Maria Sharapova, Victoria Azarenka, Jelena Jankovic, Simona Halep, Sloane Stephens and Dominika Cibulkova advance to the fourth round.
The only surprise came from Garbine Muguruza, who won her first WTA tour event in Hobart earlier in the month as a qualifier and has knocked out 10th seed Caroline Wozniacki in the third round. She’ll play Agnieszka Radwanska next.
Grigor Dimitrov beats Milos Raonic in 3 sets to reach his first ever 4th round at a Slam. He next faces Roberto Bautista Agut who followed his upset win over Juan Martin del Potro with a straight sets victoy over Benoit Paire.
Andy Murray defeats Feliciano Lopez for the eight time in eight match and will meet lucky loser Stéphane Robert in the last 16.
Roger Federer advanced to the fourth round for the 13th consecutive year following his win over Teymuraz Gabashvili. He’ll face Jo-Wilfried Tsonga who beat countryman Gilles Simon for a place in the quaterfinals.
Kei Nishikori beat Donald Young, the last American man in the singles draw in straight sets. His next opponent: Rafael Nadal who dismantled Gael Monfils 6-1 6-2 6-3.
Garbine Muguruza def Caroline Wozniacki (10), Roberto Bautista Agut def Benoit Paire (27)
Video of the day: Famous. Favored. Fallen.
Matches to follow on Day 7:
Serena Williams (1) – Ana Ivanovic (14)
Fabio Fognini (15) – Novak Djokovic (2)
Stanislas Wawrinka (8) – Tommy Robredo (17)
Enjoy some pics of Marin Cilic and Milos Raonic practicing together on Friday.
Former world number 3, Ivan Ljubicic, coaching Milos Raonic:
Victoria Azarenka, Serena Williams, Sloane Stephens, Roger Federer, Andy Murray and Jo-Wilfried Tsonga move on to the quarterfinals.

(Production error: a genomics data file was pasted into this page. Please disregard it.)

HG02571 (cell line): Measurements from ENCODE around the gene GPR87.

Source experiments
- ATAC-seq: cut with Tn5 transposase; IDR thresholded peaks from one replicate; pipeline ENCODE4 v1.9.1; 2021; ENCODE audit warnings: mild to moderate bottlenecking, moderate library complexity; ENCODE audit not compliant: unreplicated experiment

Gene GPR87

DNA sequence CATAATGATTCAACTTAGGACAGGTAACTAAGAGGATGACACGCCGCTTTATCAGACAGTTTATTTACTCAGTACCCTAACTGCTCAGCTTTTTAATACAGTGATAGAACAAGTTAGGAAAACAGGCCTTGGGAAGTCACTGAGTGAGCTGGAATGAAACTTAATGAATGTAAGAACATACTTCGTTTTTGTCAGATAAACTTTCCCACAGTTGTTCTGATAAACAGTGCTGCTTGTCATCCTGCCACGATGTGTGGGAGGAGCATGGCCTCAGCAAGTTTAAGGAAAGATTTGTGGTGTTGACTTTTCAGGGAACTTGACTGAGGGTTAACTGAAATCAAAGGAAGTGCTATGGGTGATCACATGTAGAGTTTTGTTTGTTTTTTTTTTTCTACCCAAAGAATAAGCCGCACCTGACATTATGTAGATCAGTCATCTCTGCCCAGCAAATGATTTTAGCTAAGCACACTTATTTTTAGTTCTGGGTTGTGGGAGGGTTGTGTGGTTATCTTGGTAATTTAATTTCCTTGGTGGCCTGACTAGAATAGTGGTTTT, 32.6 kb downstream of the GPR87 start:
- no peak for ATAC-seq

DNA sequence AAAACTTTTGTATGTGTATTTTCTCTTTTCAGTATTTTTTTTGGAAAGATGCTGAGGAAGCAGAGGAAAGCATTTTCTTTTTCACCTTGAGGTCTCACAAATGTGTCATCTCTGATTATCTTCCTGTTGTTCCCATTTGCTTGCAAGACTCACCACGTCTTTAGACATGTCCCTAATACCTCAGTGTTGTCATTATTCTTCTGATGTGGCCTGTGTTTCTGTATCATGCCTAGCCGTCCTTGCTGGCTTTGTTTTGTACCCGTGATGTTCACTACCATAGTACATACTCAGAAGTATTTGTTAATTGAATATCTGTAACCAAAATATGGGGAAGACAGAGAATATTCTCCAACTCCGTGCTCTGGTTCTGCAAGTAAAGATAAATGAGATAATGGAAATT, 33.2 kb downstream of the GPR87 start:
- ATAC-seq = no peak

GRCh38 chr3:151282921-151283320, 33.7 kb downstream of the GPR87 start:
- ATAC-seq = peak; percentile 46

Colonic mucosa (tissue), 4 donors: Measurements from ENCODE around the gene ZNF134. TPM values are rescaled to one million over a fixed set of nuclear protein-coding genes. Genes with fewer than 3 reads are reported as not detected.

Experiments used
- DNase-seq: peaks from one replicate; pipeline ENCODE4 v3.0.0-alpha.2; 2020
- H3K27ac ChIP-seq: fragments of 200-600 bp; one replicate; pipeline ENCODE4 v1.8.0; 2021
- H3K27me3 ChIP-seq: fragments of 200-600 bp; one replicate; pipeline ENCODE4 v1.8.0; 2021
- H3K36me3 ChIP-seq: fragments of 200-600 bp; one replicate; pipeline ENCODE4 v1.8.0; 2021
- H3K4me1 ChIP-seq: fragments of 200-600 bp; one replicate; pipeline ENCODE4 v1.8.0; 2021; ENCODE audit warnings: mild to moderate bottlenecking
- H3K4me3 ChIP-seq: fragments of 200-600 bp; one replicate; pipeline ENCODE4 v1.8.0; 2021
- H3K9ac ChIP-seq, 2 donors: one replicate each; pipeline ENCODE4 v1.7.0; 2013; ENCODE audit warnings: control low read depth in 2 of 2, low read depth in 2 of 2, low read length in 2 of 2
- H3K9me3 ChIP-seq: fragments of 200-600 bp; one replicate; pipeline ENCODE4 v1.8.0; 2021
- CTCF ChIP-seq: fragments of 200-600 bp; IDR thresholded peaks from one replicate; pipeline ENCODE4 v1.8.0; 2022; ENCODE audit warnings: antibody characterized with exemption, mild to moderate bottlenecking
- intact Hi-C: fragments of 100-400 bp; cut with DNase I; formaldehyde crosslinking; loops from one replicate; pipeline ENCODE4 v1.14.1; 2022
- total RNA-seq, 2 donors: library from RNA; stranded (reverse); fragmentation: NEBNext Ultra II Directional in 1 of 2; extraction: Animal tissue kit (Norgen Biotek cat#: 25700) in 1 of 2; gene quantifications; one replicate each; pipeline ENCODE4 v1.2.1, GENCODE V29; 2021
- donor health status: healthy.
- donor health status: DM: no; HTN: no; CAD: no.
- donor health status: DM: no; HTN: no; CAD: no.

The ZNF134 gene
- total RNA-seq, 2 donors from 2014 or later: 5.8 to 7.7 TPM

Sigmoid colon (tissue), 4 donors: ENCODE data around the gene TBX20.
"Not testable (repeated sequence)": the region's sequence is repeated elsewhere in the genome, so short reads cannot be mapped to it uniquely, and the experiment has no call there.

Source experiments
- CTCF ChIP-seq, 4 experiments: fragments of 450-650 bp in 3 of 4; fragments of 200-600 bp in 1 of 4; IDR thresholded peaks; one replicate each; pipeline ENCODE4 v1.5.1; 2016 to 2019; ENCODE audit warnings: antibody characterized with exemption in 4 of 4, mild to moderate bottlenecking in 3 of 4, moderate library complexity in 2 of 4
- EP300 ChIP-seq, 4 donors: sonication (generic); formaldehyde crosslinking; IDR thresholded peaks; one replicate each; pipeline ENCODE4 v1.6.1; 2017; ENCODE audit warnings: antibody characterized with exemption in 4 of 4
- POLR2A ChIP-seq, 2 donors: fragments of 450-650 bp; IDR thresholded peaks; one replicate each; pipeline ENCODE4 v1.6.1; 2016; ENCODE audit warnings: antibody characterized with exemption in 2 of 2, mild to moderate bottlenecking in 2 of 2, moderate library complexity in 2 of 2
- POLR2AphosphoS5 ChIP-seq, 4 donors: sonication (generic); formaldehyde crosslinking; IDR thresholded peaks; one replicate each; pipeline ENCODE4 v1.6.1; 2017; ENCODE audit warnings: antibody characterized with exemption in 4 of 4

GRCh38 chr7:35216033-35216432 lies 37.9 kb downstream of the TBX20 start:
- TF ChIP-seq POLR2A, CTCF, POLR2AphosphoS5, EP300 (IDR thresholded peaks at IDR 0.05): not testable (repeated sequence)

Only “surprises” today: Svetlana Kuznetsova defeats Caroline Wozniacki and Jérémy Chardy wins over Andreas Seppi.
Day 9 matches:
Li Na-Agnieszka Radwanska
Ekaterina Makarova-Maria Sharapova
David Ferrer-Nicolas Almagro
Novak Djokovic-Tomas Berdych
Milos Raonic‘s first ballet lesson with Queensland Ballet’s principal dancer Clare Morehan:
Follow Milos Roanic on Twitter @milosraonic.
Earlier this year I wrote an article about the pace of indoor surfaces and the demise of indoor carpet on the ATP and WTA tours. (see article here) Quick indoor carpet has been completely phased out in favour of medium paced indoor hardcourts based on the plexicushion surface. The slowing down in surfaces has led to a convergence in style of play and allowed defensive minded players to get to the very top of the game and stay there.
Recently Roger Federer called for surfaces to speeded up once again “It’s an easy fix. Just make quicker courts, then it’s hard to defend,” Federer said. “Attacking style is more important. It’s only on this type of slow courts that you can defend the way we are all doing right now.”
When I spoke to the ATP spokesman back in February, he clearly gave the view the surfaces were slowed down and carpet phased out because there were too many complaints that the big serve was dominating tennis. That is a pity because my article clearly dispelled the myth that faster surfaces were only dominated by big servers, I pointed out that many baseliners loved the quicker surfaces.
Players like Ivan Lendl won over 30 tournaments on indoor carpet, much more tournaments on one surface than most players win in an entire career. Lendl won 5 year end Masters titles (ATP World Tour) and played in 8 straight finals between 1982 and 1989. Also Lendl won these titles against the likes of John McEnroe, Boris Becker, and Stefan Edberg.
Monica Seles was another player who excelled on indoor carpet, and yet both she and Lendl won multiple titles at the French Open, the slowest surface on tour. Martina Hingis also excelled on indoor carpet. In the mens game, Andre Agassi, Gustavo Kuerten, Lleyton Hewitt and Alex Corretja won the year end championships indoors whilst Jim Courier played in finals in 1991 and 1992 and Michael Chang in 1995.
After watching Haas, Malisse and co at practice, it was time for me to watch some matches!
For the record, Lepchenko won in 3 disputed sets.